Newsletter - December 2005

The News At Home

Zoey - our light-haired beauty - has left us. Her heart, tired of battling the mitral valve disease that plagues her breed, was her undoing. The pain is fresh and makes this announcement difficult to write but her life and her lessons deserve to be celebrated. While I’ve been fortunate to have some wonderful professors, Zoey was the best one. It was Zoey who defied the odds so often that some vets began referring to her as “that miracle dog”. After all, she had an endoscopy that proved her colitis when she was nine months old and we were told that she was a poor candidate for life in general much less a commercial diet. Yet she had another endoscopy when she was seven years old, after years of a home-prepared diet, which showed her gut to be in much better shape than in the past. This was just one of so many lessons but her legacy, taught so well and so persistently over the years is this: Every dog is an individual. I first wrote those words in my book about three years ago. They summarize the one thing that Zoey insisted on – respect for the individual dog’s needs. Today, her lesson is parroted by many people and so, in her own quiet way, Zoey managed to help others see reason too. She was, is, and will always be the driving force behind my work and my belief system. Nothing can change that – not even her passing.

Fact of The Month:

IBD (Inflammatory Bowel Disease) Is Not A Firm Diagnosis and Statements about Miracle Cures Need to be Finely Examined

Like Zoey, many dogs have persistent diarrhea and often, some mucus and blood in the stool. When repeated fecal test results come back negative for parasites, the dog may be said to have IBD or perhaps a colitis attack. What exactly does this mean? IBD simply means that there is an ongoing or long lasting problem that is causing inflammation in the gastrointestinal tract. Since the underlying cause of the problem has not been diagnosed, IBD is nothing more than a general statement. That's what got us into some trouble at first because Zoey's diagnosis wasn't precise enough to help point us in the right direction. A scoping procedure allows for a better diagnosis. In many cases, the suspicion of IBD is now confirmed as colitis. In this case, the inflammation is known to be in the lining of the large intestine. The numbers of varying cells gives clues as to what may be happening. For example, Zoey had ulcerative, eosinophilic colitis. The eosinophil cells were the biggest clue that her issues were allergy related. Whether or not the scoping procedure is done, the dietary role is pretty much the same. In most cases, these dogs do best with a low fat, low,or specific type of fiber diet. Of course, this is where Zoey taught me that sometimes we need to break the rules. In her case, more, rather than less fiber helped greatly.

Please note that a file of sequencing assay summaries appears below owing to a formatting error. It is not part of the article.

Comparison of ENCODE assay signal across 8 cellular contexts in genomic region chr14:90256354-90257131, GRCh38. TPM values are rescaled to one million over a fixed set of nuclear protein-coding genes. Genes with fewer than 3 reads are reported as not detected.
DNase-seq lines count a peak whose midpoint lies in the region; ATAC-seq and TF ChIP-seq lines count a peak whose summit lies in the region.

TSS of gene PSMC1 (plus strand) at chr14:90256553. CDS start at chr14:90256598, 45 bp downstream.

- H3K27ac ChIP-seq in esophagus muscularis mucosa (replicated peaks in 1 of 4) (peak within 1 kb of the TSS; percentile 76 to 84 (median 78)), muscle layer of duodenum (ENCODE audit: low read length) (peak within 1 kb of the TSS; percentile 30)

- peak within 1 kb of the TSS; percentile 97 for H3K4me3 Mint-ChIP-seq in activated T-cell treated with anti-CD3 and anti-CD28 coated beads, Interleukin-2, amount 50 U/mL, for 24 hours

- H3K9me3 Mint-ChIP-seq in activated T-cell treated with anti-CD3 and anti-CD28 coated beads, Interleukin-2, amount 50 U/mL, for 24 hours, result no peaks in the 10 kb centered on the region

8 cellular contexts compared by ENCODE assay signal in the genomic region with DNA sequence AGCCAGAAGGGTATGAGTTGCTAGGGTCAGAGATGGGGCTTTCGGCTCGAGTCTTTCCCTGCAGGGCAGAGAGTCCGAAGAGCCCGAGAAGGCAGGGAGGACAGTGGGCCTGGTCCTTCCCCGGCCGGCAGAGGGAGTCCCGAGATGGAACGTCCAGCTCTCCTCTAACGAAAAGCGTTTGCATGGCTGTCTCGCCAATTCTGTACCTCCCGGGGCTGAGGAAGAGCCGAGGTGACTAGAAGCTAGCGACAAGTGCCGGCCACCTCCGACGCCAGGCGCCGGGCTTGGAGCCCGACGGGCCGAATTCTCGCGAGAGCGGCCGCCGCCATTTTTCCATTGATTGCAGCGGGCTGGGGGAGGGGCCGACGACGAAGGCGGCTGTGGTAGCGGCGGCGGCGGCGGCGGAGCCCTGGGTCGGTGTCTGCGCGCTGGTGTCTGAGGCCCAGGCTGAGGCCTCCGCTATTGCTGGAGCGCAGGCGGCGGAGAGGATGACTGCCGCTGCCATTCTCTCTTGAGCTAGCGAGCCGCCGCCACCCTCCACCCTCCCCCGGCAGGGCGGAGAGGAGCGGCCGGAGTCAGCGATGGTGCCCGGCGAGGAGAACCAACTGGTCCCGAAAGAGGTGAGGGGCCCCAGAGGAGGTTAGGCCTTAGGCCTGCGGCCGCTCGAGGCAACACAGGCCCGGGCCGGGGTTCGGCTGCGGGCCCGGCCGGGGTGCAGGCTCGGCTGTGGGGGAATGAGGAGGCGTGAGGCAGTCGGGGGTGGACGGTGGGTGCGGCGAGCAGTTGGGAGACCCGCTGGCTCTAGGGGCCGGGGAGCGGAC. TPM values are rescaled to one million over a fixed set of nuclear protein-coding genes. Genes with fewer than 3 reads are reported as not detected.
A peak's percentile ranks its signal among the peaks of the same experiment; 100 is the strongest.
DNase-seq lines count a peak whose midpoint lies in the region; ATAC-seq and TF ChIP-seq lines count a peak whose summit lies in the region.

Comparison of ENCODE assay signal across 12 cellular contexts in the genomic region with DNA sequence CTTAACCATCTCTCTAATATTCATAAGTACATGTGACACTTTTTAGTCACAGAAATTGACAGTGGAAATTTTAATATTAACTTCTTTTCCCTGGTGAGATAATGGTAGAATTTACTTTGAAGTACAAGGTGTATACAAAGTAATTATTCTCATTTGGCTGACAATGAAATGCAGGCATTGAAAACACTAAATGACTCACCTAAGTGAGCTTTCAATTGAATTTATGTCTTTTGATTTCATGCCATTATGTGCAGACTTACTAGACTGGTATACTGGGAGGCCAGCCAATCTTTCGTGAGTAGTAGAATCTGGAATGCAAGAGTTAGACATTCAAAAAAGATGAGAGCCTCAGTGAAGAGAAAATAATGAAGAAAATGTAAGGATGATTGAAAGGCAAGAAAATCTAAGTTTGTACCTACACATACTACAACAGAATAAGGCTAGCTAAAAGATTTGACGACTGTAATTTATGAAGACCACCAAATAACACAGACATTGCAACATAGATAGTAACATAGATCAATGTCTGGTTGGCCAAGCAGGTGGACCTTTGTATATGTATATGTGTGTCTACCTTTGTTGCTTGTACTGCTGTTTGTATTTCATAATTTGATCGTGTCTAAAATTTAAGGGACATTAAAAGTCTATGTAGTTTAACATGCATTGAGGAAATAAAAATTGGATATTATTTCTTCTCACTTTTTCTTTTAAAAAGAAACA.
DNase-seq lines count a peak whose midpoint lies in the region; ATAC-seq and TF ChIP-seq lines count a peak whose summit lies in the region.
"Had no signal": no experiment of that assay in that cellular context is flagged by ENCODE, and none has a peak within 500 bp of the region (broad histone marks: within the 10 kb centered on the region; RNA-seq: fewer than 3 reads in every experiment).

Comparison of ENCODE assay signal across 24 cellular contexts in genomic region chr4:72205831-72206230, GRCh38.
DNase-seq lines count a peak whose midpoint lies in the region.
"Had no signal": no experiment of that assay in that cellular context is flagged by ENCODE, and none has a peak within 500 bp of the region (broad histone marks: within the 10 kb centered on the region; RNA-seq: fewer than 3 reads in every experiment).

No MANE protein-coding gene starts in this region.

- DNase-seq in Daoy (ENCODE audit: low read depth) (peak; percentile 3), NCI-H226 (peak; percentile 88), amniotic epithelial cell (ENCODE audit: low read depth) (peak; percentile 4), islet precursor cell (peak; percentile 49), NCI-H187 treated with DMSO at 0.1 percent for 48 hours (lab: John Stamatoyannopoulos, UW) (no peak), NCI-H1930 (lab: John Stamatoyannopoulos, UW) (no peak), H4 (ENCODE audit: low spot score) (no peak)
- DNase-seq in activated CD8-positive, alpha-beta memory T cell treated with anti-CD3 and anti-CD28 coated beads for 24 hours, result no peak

Miracle cures in cases of most diseases, including IBD/colitis need to be looked at critically. Nobody has all the answers. A dog may have undergone a scoping procedure and been diagnosed with IBD. This same dog might have been placed on a certain diet or regime of supplements and done very well. However, without a second endoscopy to tell us what's changed in the gut environment, the only thing we can be more or less sure of is that the inflammation subsided. The disease process itself may very well be continuing beneath the mask of success. In fact, the diagnosis of IBD or colitis may be for the moment rather than a life-long condition. In this case, the dog may improve by simply changing the diet to include a new protein source. This is good news but hardly what we would call a miracle.

Episodic or sporadic colitis attacks are fairly common. Claiming that a product or diet regime is the answer for all dogs simply because one or even a few dogs reacted well may be overly enthusiastic. The truth is that the dog may have experienced a period of remission or perhaps, an episode rather than a more serious disease. Why would anyone put the dog through another scoping procedure if the animal seems improved? Naturally, we wouldn't! It's exactly because we wouldn't that we can't claim to have cured the disease. Symptoms and the disease process don't always go hand in hand so before buying into someone else's miracle cures, remember – every dog is an individual.

In Honor of Zoey's Memory Profits from sales on our Website this month, will be sent to the University of Guelph for ongoing research to help all dogs.

Monica

“If there are no dogs in Heaven, then when I die I want to go where they went.” -- Will Rodgers, American Humorist

 
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